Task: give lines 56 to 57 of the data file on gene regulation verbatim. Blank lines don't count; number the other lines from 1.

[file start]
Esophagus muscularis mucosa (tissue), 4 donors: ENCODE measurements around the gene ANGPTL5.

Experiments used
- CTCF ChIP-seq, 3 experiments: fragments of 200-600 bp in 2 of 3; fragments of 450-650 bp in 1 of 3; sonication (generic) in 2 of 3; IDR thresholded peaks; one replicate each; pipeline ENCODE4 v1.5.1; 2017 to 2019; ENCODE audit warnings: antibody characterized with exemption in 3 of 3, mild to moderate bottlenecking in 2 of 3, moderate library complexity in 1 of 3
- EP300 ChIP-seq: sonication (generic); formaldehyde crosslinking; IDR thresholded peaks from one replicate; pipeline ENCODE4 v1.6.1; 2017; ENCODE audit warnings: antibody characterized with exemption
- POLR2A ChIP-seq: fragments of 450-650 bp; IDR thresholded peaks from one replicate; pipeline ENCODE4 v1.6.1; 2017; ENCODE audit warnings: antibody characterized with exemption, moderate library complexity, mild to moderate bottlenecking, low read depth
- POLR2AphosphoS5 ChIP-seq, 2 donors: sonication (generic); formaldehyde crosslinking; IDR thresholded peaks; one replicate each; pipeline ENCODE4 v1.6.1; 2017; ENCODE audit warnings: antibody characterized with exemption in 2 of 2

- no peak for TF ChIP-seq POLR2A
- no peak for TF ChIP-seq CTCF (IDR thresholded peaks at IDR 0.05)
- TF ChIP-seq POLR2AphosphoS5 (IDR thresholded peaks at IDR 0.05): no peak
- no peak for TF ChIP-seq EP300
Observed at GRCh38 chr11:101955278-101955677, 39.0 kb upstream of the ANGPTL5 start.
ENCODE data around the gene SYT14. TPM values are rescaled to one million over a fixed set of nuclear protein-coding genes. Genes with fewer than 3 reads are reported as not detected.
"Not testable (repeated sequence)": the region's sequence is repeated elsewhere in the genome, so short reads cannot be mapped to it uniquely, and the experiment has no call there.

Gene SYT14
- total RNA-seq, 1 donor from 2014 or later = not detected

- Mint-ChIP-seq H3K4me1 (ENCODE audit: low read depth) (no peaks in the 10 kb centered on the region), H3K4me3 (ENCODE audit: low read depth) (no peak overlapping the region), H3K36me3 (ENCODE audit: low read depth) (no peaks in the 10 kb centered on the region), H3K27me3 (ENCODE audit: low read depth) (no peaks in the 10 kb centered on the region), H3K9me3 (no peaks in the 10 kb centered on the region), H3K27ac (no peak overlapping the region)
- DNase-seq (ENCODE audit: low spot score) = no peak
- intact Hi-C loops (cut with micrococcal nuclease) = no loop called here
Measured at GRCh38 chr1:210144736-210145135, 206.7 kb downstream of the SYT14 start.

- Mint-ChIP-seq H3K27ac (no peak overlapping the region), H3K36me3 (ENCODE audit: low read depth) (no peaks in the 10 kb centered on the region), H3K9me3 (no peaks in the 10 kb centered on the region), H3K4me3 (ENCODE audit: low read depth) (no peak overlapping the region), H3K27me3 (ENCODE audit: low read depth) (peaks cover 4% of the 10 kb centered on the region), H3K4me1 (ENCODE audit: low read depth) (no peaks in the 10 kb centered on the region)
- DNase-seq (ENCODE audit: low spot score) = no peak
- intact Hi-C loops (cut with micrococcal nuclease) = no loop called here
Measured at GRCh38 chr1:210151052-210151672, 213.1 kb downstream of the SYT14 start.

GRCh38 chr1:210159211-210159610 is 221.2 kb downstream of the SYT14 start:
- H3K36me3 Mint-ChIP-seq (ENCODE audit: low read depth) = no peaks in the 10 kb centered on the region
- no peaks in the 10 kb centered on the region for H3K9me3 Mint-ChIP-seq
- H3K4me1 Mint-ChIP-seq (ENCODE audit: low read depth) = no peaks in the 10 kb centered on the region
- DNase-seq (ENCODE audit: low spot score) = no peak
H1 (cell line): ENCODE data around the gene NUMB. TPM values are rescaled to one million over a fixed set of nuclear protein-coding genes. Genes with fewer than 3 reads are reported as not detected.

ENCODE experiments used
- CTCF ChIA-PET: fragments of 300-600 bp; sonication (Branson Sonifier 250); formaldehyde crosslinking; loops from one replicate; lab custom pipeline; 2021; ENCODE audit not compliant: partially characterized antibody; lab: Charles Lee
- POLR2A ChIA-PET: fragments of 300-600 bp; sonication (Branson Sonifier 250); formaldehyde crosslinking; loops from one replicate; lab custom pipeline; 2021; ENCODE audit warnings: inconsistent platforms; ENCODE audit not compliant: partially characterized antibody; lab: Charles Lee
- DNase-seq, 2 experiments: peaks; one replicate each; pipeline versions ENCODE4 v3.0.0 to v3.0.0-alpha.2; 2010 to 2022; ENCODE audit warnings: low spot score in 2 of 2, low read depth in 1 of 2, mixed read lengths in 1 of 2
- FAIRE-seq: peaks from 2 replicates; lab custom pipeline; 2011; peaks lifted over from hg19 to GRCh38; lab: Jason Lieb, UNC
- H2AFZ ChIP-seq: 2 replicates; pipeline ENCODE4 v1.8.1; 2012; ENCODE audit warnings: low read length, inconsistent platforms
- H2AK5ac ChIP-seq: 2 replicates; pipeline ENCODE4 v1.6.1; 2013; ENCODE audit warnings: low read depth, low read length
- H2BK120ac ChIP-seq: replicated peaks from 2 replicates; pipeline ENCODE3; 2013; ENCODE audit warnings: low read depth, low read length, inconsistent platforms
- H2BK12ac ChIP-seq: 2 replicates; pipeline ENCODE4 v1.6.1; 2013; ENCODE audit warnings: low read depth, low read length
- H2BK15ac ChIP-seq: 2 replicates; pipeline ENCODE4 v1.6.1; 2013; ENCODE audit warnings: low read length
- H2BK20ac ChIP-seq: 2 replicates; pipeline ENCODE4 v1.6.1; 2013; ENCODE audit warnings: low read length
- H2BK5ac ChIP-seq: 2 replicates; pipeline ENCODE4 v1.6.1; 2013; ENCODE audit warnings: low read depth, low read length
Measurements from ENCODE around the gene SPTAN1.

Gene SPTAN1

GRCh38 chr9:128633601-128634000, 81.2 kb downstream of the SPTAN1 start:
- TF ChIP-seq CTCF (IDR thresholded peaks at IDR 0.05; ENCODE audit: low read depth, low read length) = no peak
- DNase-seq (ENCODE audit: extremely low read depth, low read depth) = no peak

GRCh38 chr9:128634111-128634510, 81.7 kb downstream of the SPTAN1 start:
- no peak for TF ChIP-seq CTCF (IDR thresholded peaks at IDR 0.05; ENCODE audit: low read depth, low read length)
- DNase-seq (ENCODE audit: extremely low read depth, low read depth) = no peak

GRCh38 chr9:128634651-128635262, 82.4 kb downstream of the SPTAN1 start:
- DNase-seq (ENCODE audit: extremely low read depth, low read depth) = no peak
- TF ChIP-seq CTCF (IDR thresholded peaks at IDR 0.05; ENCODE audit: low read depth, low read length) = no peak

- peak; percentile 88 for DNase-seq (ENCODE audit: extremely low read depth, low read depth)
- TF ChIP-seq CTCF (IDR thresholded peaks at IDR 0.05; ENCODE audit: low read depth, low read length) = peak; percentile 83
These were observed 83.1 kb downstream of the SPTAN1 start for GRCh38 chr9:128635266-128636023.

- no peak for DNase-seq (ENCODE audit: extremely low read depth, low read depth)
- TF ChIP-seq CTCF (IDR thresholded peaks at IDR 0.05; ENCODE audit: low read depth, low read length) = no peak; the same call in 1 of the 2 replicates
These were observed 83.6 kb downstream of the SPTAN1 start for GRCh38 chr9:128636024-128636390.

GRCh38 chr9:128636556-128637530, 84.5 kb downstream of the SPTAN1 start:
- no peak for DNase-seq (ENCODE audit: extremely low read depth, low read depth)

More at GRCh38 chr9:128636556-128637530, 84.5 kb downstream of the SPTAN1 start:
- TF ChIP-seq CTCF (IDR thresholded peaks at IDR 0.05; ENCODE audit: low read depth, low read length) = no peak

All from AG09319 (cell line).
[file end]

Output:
- no peak for DNase-seq (ENCODE audit: extremely low read depth, low read depth)
- TF ChIP-seq CTCF (IDR thresholded peaks at IDR 0.05; ENCODE audit: low read depth, low read length) = no peak; the same call in 1 of the 2 replicates